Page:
Often times we are fooled by a happily wagging tail on a dog - we automatically assume that if the tail is wagging, the dog is happy. Did you know that may not always be the case? The position that the tail is being held and even the speed with which the dog is wagging it can tell us a lot more about how that pet is actually feeling. Let's take a moment to explore the happy tail :
The height at which the dog holds its tail can alert us to its state of mind - a tail held high may signal that the dog is feeling alert, excited or confident. A tail held in a lower or tucked position may be feeling afraid, submissive, tired or painful
Just because a dog's tail is up doesn't mean you should approach it! A tail that is held rigid or stiff, or even one upon which the hair is standing up, can indicate an aroused or agitated dog. This pet is more likely to react negatively towards anything catching its attention whether that be a person, another animal or a toy.
Dog's with naturally curled tails - think pugs or bulldogs- will become even more tightly wound when they are tense. When a curled tail is relaxed, it will unwind and even appear straight. A loose tail may indicate the pet is tired or not feeling well.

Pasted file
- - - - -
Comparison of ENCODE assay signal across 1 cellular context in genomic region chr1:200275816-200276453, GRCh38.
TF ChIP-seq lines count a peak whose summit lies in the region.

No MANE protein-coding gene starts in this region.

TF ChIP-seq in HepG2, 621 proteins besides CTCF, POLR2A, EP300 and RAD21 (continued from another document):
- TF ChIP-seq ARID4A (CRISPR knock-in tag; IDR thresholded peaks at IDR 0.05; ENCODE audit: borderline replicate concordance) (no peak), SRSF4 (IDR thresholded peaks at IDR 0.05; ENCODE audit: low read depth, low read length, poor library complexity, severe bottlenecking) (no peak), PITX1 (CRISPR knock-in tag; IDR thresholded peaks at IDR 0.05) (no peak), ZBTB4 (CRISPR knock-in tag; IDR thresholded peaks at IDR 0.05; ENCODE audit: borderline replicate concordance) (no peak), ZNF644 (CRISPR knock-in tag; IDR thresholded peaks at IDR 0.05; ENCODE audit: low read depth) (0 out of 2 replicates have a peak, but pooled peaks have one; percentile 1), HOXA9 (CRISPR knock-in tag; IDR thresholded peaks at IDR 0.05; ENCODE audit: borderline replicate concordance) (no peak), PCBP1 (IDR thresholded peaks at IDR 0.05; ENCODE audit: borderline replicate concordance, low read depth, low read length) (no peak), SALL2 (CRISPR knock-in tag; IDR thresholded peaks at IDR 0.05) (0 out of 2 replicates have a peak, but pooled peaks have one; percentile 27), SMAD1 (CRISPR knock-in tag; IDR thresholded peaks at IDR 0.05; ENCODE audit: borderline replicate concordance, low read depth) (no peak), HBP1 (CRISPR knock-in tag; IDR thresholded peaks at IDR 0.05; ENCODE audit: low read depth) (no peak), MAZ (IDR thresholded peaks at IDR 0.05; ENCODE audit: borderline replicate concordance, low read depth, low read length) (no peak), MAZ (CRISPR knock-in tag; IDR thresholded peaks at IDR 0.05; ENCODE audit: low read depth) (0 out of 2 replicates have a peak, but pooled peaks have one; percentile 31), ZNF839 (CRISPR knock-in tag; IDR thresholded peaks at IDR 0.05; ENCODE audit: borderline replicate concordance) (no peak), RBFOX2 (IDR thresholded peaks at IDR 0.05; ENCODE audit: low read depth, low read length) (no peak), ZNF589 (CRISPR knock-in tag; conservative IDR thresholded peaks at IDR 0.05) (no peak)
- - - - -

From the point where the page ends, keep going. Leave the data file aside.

Dog's can change the speed and style with which their tail wags - tails that are sweeping from side to side at a normal height generally belong to happy, relaxed dogs. Those dogs who are overly playful and happy will energetically beat their tail back and forth with gusto. If you are my boxer, your entire butt will wag when you get excited!
A friendly dog will not always wag their tail however an unfriendly dog MAY wag their tail at you - this does not mean you should approach to pet him. Nervous dogs will often hold their tail low and flick it back and forth slowly - resembling a slow wag. Dogs who have their tail held very high, stiff and who flick the tip back and forth are generally very aroused and may bite easily
Learning to interpret body language of your dog, including how they are wagging their tail, will provide you with lots of insight on how they are feeling in that moment. A wagging tail does not equate to a happy dog!